Poulin + Morris (New York) designed environmental graphics for Dineen Hall, the new LEED Gold-certfied multi-use building at Syracuse University College of Law.
Since 1895, Syracuse University College of Law has offered its students a rigorous educational foundation for their careers. To meet the ever-evolving demands of a legal education and model a new-generation law school, the university opened Dineen Hall, a five-story, 200,000-sq.-ft., LEED Gold-certified building that contains classrooms, offices, a library, a ceremonial courtroom, casual gathering spaces, and a cafe. Developed by Gluckman Mayner Architects, the building features a masonry and glass exterior, an open architectural plan filled with natural light, collaborative work spaces, and a green roof, as well as state-of-the-art building technology.
P+M worked with the architects and the college to create a comprehensive environmental graphics, donor recognition, and wayfinding sign program for the building. Exterior identification and donor recognition consist of stainless steel letters spelling out Dineen Hall, as well as Carolyn and Robert Dineen—whose legacy and contributions made the new facility possible. Just below this, Syracuse University appears in the school’s signature orange, while College of Law appears in a complementary metallic grey.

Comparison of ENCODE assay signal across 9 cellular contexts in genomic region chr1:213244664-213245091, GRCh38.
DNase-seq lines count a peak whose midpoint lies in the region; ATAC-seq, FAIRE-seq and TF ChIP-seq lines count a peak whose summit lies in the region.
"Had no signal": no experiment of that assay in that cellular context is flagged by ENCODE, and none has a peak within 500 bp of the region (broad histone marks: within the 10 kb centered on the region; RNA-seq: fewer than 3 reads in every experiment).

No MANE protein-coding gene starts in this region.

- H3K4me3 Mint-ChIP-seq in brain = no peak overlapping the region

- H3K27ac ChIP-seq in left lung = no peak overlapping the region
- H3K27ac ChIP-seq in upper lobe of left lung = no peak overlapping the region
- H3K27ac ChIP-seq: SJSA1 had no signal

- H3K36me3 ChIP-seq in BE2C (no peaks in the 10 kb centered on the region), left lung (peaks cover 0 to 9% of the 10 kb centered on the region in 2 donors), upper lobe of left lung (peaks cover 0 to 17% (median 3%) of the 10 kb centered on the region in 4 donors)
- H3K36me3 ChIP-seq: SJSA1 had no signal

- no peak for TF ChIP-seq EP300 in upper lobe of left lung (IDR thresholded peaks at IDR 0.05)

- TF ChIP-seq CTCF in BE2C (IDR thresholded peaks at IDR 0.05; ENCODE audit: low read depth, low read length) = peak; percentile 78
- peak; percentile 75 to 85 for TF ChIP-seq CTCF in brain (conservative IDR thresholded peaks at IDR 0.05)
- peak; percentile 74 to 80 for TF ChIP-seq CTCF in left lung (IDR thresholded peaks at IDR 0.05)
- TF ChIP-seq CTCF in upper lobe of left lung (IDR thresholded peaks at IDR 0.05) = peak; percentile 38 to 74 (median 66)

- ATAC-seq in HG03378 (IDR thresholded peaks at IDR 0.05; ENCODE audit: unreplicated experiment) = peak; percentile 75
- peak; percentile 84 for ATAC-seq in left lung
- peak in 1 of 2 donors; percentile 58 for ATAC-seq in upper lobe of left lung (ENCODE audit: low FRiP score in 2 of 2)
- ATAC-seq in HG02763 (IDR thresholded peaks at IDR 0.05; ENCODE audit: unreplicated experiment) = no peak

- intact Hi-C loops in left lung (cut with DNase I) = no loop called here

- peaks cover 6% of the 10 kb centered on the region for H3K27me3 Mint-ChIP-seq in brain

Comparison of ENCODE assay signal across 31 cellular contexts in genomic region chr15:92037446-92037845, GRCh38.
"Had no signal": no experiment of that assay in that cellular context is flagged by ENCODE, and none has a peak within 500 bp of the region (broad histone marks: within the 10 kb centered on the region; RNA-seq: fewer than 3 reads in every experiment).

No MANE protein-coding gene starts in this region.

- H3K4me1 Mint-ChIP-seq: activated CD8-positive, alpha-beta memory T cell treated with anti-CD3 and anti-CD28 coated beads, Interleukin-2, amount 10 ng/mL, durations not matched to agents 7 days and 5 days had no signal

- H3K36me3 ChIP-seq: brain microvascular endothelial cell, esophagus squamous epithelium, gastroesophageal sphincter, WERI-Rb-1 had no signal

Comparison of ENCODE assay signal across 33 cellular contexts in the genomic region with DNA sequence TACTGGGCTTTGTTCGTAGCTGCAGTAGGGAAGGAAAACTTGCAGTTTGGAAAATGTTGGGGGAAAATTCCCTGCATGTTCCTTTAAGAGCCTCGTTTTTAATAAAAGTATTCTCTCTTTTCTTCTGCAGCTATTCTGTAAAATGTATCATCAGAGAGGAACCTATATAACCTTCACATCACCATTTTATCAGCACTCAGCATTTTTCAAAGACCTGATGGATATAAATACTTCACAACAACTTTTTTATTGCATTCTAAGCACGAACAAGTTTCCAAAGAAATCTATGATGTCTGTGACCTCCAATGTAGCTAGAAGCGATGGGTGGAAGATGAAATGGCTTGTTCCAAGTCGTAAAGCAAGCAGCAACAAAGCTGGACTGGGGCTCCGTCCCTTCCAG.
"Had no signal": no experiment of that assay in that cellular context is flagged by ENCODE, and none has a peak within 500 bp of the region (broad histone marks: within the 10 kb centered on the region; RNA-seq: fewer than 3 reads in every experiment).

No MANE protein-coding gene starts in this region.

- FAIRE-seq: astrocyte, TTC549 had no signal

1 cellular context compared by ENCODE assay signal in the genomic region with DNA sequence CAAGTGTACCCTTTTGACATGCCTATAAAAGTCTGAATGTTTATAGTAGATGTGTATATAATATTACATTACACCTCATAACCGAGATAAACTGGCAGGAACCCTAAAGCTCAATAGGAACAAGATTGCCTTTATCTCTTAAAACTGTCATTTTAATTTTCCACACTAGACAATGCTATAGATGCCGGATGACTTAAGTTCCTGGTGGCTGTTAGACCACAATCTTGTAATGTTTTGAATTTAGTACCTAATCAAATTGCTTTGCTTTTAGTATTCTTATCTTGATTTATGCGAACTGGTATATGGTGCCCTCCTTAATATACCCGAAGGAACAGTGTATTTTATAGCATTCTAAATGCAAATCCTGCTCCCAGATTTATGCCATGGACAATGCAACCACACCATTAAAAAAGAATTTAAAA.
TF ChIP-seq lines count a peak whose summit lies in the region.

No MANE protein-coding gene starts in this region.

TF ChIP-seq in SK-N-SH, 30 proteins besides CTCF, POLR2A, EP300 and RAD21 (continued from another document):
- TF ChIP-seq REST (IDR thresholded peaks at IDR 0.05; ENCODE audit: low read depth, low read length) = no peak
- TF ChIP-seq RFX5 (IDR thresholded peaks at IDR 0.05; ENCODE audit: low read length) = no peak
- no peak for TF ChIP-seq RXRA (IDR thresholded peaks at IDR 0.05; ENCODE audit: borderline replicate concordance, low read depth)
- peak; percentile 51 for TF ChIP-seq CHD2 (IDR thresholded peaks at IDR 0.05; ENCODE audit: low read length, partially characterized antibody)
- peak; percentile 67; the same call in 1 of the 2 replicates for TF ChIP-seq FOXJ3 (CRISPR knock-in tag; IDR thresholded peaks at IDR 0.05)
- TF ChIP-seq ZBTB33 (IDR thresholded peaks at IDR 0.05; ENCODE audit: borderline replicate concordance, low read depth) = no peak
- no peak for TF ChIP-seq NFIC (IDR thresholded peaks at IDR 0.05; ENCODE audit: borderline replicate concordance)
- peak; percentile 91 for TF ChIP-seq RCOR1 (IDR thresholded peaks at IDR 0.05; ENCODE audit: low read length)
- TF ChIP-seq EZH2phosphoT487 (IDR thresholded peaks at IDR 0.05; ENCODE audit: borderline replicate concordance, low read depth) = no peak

Upon entering the building, visitors are greeted by a donor recognition wall composed of expansive wood panels. Donor names are featured in four sizes representing donor levels. In further honoring the Dineen family, the names of Carolyn and Robert’s 4 children (3 of whom also pursued careers in law and contributed to the Hall) are displayed above this wall. A brief history of the Dineen family, along with a portrait of Carolyn and Robert, is also displayed adjacent to the donor wall. Additional major donors are recognized in room dedications composed in translucent acrylic, dimensional letters. Base building panels consisting of painted photopolymer feature a recessed notch in which donor recognition information can be attached, creating a shape that reflects the building’s massing.
The environmental graphics component of the program includes a wall mural of Article III of the United States Constitution, the section that establishes the nation’s judicial branch, directly printed onto more than 100 wood panels in the school’s library. Printed in white, transparent ink, allowing the wood to be visible underneath, the text is an integral part of the building’s interior architecture.